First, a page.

Juventus fly the flag and Italian football has cause to think that the worst may be over.
Italian sports media gave an understandably enthusiastic reaction today to the realisation that, for the first time in five years, a Serie A team has made it to the semi-final stages of the Champions League.
Following a not too impressive 0-0 away draw with French club, Monaco, the “Old Lady” of Turin, namely Juventus, is set to fly the Italian flag for at least a little longer in Europe’s premier competition.
The five year long lack of Italian success in the Champions League, during a period when the Italian national team were twice ignominiously eliminated from the first round of the World Cup, seemed to suggest that Italian football was emphatically launched on the road to Decline and Fall. The Old Lady’s semi-final qualification certainly does not mean that Italian football has turned any corner but it represents a welcome shot in the arm.
“We are still a long way from the earnings of clubs like Real, Barcelona and Bayern, the other semi-finallists, but…at least we’re playing in the same league, and not just in terms of football. The success (of Juventus) gives the club the chance to initiate a winning cycle during which, paradoxically, even the sales of players like Pogba and Vidal could represent an opportunity…”, commented sports daily, Gazzetta Dello Sport.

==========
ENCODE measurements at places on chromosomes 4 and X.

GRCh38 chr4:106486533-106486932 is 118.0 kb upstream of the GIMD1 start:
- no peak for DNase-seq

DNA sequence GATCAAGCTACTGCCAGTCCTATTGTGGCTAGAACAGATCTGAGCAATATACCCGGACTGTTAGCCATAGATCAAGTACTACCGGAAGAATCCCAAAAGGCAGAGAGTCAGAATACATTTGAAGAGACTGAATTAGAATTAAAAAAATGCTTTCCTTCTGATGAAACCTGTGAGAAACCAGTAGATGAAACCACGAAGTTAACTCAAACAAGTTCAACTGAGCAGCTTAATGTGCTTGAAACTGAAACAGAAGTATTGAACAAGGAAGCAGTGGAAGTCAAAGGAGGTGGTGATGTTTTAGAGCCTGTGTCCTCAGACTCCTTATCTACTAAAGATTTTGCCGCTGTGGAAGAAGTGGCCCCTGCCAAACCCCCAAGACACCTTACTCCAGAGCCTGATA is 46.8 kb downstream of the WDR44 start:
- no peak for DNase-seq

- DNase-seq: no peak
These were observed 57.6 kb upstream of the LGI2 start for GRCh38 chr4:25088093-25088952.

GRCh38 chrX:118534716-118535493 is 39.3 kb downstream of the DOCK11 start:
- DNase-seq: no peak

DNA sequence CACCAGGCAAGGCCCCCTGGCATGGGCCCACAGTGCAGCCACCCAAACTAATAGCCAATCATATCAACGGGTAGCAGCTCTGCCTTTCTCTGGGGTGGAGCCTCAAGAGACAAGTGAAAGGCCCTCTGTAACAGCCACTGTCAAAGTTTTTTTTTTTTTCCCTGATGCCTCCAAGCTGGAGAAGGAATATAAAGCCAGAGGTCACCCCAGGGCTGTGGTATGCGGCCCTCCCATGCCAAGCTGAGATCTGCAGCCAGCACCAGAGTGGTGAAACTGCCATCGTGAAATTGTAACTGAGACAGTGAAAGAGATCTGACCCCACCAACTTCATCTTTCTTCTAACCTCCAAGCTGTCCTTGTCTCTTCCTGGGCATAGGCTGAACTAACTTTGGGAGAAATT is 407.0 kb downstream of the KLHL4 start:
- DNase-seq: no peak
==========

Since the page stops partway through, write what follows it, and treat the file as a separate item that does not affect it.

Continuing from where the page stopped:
Many Italian commentators acknowledged that the dour, defensive 0-0 draw against Monaco had been a poor performance by a Juventus side which basically went looking for the scoreless draw that would qualify them. Key players such as Argentine striker Carlos Tevez, Spanish winger Alvaro Morata and Chilean midfielder Arturo Vidal played some long way below their best, leaving it to the experienced defensive quartet of goalkeeper Gigi Buffon and central defenders Giorgio Chiellini, Leonardo Bonucci and Andrea Barzagli to save the day for the “Old Lady”:
“If a Juventus that plays as badly as this can still pull it off, what are we to expect in the future. In the meantime, it is already an achievment to be back amongst the first four in Europe”, commented Rome daily, La Repubblica.
The fact that Juve’s first semi-final appearance in 12 years co-incides with the presence of two sides, Fiorentina and Napoli, in two Europa League quarter-finals tonight, respectively against Dinamo Kiev and Wolfsburg, further underlines this unexpectedly positive moment for Italian football. Given that both sides picked up good results in the first, away legs with Napoli winnng 4-1 in Germany and Fiorentina drawing 1-1 in Ukraine, further Italian success tonight is clearly not out of the question.
Throughout much of Juve’s Champions League run this season, Dame Fortune has appeared to be on the Old Lady’s side. That was never more obvious than in their quarter final tie with Monaco where the French side were, in the end, eliminated by a debatable first leg penalty awarded to Juventus and scored by Vidal. Not for nothing, Monaco’s Portuguese coach Leonardo Jarim said after last night’s game that, whatever else, this tie had “not been decided by the quality of the players”.
How far Juventus can go from here remains to be seen. Most observers would argue that the Italian champions are the weakest of the four teams left in the competition. That may be. In the meantime, Italian football is preparing to enjoy the moment, with Gazzetta Dello Sport commenting:
“Whatever way Juve’s European run ends, the Old Lady has become a young starlet who can show the entire Italian football movement the right way to get out of our current crisis.”